If you have a question you’d like answered in next week’s installment, email eric.ting@sfgate.com.

With that out of the way, let’s jump into this week’s comparison of the 2020 and 2016 races:

At this time in 2016, Hillary Clinton and were over a week removed from the first presidential debate, and three days before the release of the Access Hollywood tape. Clinton received a bump coming out of the first debate as multiple polls showed that debate viewers thought she “won” the evening.

Clinton expanded her lead both nationally and in several states in just one week, whereas in 2020, we don’t see much movement from this week to last. Next week will be the week to watch as we will presumably have polling from after the first Biden-Trump debate and fallout from the New York Times story on Trump’s taxes.

When comparing polls from this year and 2016, note that Biden not only has larger leads than Clinton, but also has more overall support in the averages since there are fewer undecided and third party voters in 2020 compared with 2016. For more on that phenomenon — and why there’s reason to believe polling will be better this year than in 2016 — read last week’s installment.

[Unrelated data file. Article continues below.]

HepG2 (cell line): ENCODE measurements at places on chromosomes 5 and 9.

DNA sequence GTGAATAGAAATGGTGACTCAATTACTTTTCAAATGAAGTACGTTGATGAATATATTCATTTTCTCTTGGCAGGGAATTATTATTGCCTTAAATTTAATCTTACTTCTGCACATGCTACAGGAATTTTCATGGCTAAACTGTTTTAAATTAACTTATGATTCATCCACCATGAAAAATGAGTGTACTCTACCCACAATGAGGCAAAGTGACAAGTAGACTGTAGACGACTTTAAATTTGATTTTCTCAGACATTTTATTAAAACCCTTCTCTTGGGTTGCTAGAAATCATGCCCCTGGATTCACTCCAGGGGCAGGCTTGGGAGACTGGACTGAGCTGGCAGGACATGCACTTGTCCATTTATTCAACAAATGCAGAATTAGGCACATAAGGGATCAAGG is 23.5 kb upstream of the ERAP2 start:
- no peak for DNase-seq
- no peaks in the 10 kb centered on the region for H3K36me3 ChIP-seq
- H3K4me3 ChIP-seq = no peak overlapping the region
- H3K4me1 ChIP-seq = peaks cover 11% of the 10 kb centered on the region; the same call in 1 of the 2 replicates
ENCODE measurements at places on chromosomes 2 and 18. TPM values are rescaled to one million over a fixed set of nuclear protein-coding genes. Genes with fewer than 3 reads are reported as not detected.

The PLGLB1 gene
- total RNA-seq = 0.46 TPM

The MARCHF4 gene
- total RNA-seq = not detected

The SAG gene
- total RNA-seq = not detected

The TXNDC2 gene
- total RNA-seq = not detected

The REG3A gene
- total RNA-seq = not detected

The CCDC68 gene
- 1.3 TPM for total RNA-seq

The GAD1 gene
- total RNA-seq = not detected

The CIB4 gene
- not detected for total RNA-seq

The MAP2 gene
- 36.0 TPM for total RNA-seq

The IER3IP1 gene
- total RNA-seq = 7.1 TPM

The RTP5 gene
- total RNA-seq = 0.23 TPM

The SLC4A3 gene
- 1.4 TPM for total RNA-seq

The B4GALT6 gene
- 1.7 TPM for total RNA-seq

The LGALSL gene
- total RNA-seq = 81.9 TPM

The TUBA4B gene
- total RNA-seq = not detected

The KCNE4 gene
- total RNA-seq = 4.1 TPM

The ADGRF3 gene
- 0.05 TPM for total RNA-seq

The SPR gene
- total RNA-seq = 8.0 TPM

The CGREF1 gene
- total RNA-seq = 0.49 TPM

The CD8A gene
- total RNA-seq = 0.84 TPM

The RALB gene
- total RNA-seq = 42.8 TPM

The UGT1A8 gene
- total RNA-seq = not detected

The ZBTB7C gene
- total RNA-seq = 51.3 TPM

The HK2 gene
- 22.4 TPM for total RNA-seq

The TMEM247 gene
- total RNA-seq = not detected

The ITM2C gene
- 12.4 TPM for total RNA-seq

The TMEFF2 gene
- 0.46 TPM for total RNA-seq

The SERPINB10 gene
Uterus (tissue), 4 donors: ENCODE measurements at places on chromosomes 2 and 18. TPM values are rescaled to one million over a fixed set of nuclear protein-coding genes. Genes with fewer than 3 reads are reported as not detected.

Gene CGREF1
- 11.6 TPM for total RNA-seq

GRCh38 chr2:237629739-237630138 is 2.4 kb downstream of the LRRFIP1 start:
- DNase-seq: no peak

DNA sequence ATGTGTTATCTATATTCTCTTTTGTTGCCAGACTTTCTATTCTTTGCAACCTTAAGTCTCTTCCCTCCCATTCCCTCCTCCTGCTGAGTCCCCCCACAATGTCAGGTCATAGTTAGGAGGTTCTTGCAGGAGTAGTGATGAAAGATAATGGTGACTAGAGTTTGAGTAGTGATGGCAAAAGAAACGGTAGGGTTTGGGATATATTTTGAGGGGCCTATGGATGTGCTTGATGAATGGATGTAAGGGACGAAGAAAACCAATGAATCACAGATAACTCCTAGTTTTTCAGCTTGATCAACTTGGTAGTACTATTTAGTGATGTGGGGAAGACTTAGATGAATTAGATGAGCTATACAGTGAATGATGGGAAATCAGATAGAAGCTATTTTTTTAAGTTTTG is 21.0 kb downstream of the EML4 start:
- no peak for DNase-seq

National polls

FiveThirtyEight average five weeks before Election Day in 2016: Hillary Clinton 44.2%, 40.1% (Clinton +4.1%, was Clinton +1.5% previous week)

FiveThirtyEight average five weeks before Election Day in 2020: 50.1%, 43.2% (Biden +6.9%, was Biden +6.8% previous week)

RealClearPolitics average five weeks before Election Day in 2016: Hillary Clinton 48.1%, 44.2% (Clinton +3.9%, was Clinton +3.0% previous week)

RealClearPolitics average five weeks before Election Day in 2020: 49.7%, 42.9% (Biden +6.8%, was Biden +6.5% previous week)

Actual national popular vote in 2016: Hillary Clinton 48.2%, 46.1% (Clinton +2.1%)

Pennsylvania

FiveThirtyEight projected vote share five weeks before Election Day in 2016: Hillary Clinton 48.7%, 43.5% (Clinton +5.2%, was Clinton +2.5% previous week)

FiveThirtyEight average five weeks before Election Day in 2020: 49.6%, 44.4% (Biden +5.2%, was Biden +4.5% previous week)

RealClearPolitics average five weeks before Election Day in 2016: Hillary Clinton 49%, 41.5% (Clinton +7.5%, was Clinton +2.4% previous week)

RealClearPolitics average five weeks before Election Day in 2020: 49.0%, 43.7% (Biden +5.3%, was Biden +4.0% previous week)

Actual Pennsylvania results in 2016: 48.2%, Hillary Clinton 47.5% (Trump +0.7%)

Wisconsin

FiveThirtyEight projected vote share five weeks before Election Day in 2016: Hillary Clinton 48.1%, 42.3% (Clinton +5.8%, was Clinton +3.6% previous week)

FiveThirtyEight average five weeks before Election Day in 2020: 50.5%, 43.8% (Biden +6.8%, was Biden +6.4% previous week)

RealClearPolitics average five weeks before Election Day in 2016: Hillary Clinton 45.0%, 39.5% (Clinton +5.5%, was Clinton +4.7% previous week)